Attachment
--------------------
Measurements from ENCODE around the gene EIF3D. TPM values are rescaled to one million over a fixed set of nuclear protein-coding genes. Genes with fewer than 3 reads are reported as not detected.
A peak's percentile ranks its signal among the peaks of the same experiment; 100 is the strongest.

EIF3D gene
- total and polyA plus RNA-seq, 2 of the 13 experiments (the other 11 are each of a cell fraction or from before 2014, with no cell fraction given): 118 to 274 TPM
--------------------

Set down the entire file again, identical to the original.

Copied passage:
Measurements from ENCODE around the gene EIF3D. TPM values are rescaled to one million over a fixed set of nuclear protein-coding genes. Genes with fewer than 3 reads are reported as not detected.
A peak's percentile ranks its signal among the peaks of the same experiment; 100 is the strongest.

EIF3D gene
- total and polyA plus RNA-seq, 2 of the 13 experiments (the other 11 are each of a cell fraction or from before 2014, with no cell fraction given): 118 to 274 TPM